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joined 2022 September 05 06:37:06 UTC


User ID: 473



0 followers   follows 0 users   joined 2022 September 05 06:37:06 UTC


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User ID: 473

Putting politics aside and not having seen the new movie, I wonder how usual it was for young military officers, or politicians for that matter, to marry widows older than themselves who were also known to be promiscuous - because supposedly the new movie focuses a lot on Napoleon's first marriage. I can imagine that there were lots of older widows around after the Revolutionary Wars and the Great Terror, but I'm pretty sure such marriages were still not the norm.

Before or after retiring from public service?

To identify the strongest evidence there is, I suggest going back to the comment that started this all: "There is an unstated (on the progressive side) premise among all people that casual sex is a bad deal for women and devalues or dishonors them in some way". The fact - and I think it's safe to treat this as fact at this point - that average, mainstream liberal women, and I imagine many of their male hangers-on as well share this view and are willing to voice it, although mostly anonymously - again, we're talking about average normies, not incels - says a lot.

Considering that we're in an aging society dominated by boomers, where ageism is real, I don't find it surprising at all.

one Stuart Seldowitz, former humanitarian diplomacy consultant, National Security Council member and deputy director of the US State Department’s Office of Israel and Palestinian Affairs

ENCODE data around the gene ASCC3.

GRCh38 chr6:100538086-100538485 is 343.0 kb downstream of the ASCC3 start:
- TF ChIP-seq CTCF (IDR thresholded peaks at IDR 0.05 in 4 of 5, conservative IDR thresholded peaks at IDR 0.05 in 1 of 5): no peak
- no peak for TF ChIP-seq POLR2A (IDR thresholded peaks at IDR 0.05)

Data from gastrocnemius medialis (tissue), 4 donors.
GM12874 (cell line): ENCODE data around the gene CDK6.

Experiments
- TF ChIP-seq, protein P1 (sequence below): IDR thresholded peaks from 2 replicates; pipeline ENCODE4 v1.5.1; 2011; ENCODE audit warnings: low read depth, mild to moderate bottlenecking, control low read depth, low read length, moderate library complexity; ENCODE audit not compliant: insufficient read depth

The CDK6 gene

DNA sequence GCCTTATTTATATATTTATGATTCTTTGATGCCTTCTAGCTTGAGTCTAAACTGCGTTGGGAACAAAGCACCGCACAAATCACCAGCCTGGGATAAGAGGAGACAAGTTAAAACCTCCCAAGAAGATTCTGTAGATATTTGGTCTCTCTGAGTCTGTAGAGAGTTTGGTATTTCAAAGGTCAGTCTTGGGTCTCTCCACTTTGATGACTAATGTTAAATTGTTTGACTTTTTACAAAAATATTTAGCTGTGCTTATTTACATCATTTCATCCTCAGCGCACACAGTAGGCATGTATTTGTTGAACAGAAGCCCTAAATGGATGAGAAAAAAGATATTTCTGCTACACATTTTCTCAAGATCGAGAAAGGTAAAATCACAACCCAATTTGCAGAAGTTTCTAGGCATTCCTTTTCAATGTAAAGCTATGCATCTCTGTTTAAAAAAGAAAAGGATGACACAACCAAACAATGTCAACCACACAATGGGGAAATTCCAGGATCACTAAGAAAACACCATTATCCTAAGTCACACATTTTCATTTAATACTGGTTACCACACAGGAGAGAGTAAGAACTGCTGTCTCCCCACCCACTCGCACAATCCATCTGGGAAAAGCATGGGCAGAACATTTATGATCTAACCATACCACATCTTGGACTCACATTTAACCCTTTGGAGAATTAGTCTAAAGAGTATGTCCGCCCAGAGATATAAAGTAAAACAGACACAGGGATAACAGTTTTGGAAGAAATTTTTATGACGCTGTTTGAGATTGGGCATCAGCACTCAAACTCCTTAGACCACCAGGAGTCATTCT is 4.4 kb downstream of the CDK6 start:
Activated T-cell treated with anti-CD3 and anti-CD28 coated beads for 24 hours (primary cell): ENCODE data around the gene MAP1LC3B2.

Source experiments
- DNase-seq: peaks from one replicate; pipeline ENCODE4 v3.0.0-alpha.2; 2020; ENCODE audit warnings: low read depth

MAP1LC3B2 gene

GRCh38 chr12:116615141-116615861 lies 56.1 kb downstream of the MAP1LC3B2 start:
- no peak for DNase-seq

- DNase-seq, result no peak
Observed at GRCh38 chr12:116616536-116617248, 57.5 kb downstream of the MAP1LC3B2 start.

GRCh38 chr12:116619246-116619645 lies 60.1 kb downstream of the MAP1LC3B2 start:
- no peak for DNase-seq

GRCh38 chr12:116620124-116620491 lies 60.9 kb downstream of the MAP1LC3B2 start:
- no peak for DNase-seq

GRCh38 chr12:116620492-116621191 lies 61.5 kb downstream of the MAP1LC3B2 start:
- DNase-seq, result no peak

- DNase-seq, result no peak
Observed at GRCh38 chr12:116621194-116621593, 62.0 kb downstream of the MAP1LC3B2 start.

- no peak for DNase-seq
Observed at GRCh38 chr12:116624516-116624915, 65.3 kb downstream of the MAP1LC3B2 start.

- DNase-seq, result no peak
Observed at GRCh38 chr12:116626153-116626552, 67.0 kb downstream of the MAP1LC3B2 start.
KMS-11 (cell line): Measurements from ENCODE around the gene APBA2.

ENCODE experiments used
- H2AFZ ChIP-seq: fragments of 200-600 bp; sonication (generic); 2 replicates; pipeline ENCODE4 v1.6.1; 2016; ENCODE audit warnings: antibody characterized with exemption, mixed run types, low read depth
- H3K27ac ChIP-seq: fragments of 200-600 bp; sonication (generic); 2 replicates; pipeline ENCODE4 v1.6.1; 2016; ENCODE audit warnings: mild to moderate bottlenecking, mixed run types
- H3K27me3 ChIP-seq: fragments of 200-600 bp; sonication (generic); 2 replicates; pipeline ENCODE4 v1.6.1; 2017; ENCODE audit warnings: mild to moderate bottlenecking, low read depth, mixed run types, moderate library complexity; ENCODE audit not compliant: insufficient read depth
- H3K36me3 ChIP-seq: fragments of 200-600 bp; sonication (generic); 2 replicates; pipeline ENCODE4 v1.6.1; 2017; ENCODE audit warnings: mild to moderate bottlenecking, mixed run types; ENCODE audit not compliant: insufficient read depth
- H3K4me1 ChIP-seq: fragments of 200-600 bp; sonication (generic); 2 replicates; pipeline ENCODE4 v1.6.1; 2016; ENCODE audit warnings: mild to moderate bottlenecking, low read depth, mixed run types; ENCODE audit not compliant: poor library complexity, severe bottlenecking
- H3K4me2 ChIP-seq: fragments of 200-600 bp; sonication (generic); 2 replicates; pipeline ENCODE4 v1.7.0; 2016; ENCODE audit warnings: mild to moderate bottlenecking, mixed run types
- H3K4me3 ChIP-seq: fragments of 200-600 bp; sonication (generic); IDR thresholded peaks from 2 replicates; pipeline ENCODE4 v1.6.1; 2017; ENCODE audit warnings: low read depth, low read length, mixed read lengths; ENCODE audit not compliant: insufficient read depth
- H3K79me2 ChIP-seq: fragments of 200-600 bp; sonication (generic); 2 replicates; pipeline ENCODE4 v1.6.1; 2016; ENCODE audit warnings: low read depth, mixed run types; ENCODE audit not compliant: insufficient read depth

And, I suppose, in the fourth best possible world, such goons would never get promoted to such positions.

This is the story I assume OP is talking about.

The extent to which this campaign seems to be astroturfed is almost bizarre.

O9A is very obviously a CIA honey trap.

Evo psych offers a simple explanation for this. For men with little or no status, engaging in high-risk, high-reward activities makes objective sense. For women in general, it's the opposite that make sense.

surplus elites.

The low income high status people

I think it'd be more accurate and simple to just call them intellectuals.

You just can't compare the 'material conditions' of a miner in Lancashire in 1905, or a worker in a steel mill in Pittsburgh in 1890, to the conditions of a modern 'American proletarian', like a nurse, a content marketing manager, a mid-level employee of the local municipal government, or even a skilled blue collar worker like a modern steel industry worker.

Well - you actually can. If one thing they all have in common is that their only source of income is their wage/salary i.e. their own labour is their only means of survival, and they have (practically) no savings, no inherited wealth, no silver, no gold, no stocks, no livestock, own no land, and don't own any real estate besides (maybe) the one they live in, then yes, objectively speaking, according to socialist terminology, they are the proletariat. Whether they use smartphones or not, what color their collars are, whether they perform physical labour or not, is of no importance.

Last day, an homicide made by a men towards his girlfriend happened in Italy

Can you please briefly describe the context? I suspect it may be relevant here.

5 years ago an interview with air marshal Arthur Harris from 1978, originally created as additional learning material for Royal Air Force cadets, and of course restricted material as such, was made public, and interestingly he addresses this specific issue. His response basically was: as many deaths as militarily necessary, stemming from the main consideration that the French didn't fight well at all when they had to in 1940, so trying to spare their lives out of some sort of benevolent political consideration is foolish.


(at the 31:45 mark, for example)

To give a concrete example, he did oppose proposals to carpet-bomb the town of Bordeaux, but only because he judged that such an attack would have zero military value.